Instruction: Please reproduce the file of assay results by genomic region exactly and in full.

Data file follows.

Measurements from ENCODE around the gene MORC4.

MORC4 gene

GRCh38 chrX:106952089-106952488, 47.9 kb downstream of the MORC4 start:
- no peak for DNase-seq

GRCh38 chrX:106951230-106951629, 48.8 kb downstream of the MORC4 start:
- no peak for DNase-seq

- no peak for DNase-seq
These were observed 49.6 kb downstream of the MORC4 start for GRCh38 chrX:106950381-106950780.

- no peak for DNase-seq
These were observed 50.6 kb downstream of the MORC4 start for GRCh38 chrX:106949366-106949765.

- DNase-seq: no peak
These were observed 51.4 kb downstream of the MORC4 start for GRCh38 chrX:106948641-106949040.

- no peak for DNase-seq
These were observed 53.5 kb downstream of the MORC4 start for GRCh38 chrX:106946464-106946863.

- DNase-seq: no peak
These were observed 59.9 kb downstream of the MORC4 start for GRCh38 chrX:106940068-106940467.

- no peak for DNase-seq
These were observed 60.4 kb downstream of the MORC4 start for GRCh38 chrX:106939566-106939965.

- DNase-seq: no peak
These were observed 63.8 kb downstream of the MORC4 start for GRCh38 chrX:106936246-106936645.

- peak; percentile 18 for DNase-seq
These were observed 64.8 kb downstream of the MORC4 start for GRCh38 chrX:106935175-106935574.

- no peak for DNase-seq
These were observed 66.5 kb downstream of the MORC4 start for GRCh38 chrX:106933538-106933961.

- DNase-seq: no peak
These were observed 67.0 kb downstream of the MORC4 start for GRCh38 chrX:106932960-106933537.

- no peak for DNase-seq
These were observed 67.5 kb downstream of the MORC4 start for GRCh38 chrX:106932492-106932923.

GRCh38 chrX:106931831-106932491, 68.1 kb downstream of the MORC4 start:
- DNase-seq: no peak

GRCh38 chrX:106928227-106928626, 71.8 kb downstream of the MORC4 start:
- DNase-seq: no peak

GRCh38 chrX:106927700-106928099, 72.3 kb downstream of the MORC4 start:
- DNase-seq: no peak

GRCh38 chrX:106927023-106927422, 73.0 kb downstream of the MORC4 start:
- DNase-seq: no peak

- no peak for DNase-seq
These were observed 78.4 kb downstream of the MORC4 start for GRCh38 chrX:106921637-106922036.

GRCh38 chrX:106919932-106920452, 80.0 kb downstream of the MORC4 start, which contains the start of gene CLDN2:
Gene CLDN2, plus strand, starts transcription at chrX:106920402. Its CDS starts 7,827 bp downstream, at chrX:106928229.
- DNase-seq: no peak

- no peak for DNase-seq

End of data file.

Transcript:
Measurements from ENCODE around the gene MORC4.

MORC4 gene

GRCh38 chrX:106952089-106952488, 47.9 kb downstream of the MORC4 start:
- no peak for DNase-seq

GRCh38 chrX:106951230-106951629, 48.8 kb downstream of the MORC4 start:
- no peak for DNase-seq

- no peak for DNase-seq
These were observed 49.6 kb downstream of the MORC4 start for GRCh38 chrX:106950381-106950780.

- no peak for DNase-seq
These were observed 50.6 kb downstream of the MORC4 start for GRCh38 chrX:106949366-106949765.

- DNase-seq: no peak
These were observed 51.4 kb downstream of the MORC4 start for GRCh38 chrX:106948641-106949040.

- no peak for DNase-seq
These were observed 53.5 kb downstream of the MORC4 start for GRCh38 chrX:106946464-106946863.

- DNase-seq: no peak
These were observed 59.9 kb downstream of the MORC4 start for GRCh38 chrX:106940068-106940467.

- no peak for DNase-seq
These were observed 60.4 kb downstream of the MORC4 start for GRCh38 chrX:106939566-106939965.

- DNase-seq: no peak
These were observed 63.8 kb downstream of the MORC4 start for GRCh38 chrX:106936246-106936645.

- peak; percentile 18 for DNase-seq
These were observed 64.8 kb downstream of the MORC4 start for GRCh38 chrX:106935175-106935574.

- no peak for DNase-seq
These were observed 66.5 kb downstream of the MORC4 start for GRCh38 chrX:106933538-106933961.

- DNase-seq: no peak
These were observed 67.0 kb downstream of the MORC4 start for GRCh38 chrX:106932960-106933537.

- no peak for DNase-seq
These were observed 67.5 kb downstream of the MORC4 start for GRCh38 chrX:106932492-106932923.

GRCh38 chrX:106931831-106932491, 68.1 kb downstream of the MORC4 start:
- DNase-seq: no peak

GRCh38 chrX:106928227-106928626, 71.8 kb downstream of the MORC4 start:
- DNase-seq: no peak

GRCh38 chrX:106927700-106928099, 72.3 kb downstream of the MORC4 start:
- DNase-seq: no peak

GRCh38 chrX:106927023-106927422, 73.0 kb downstream of the MORC4 start:
- DNase-seq: no peak

- no peak for DNase-seq
These were observed 78.4 kb downstream of the MORC4 start for GRCh38 chrX:106921637-106922036.

GRCh38 chrX:106919932-106920452, 80.0 kb downstream of the MORC4 start, which contains the start of gene CLDN2:
Gene CLDN2, plus strand, starts transcription at chrX:106920402. Its CDS starts 7,827 bp downstream, at chrX:106928229.
- DNase-seq: no peak

- no peak for DNase-seq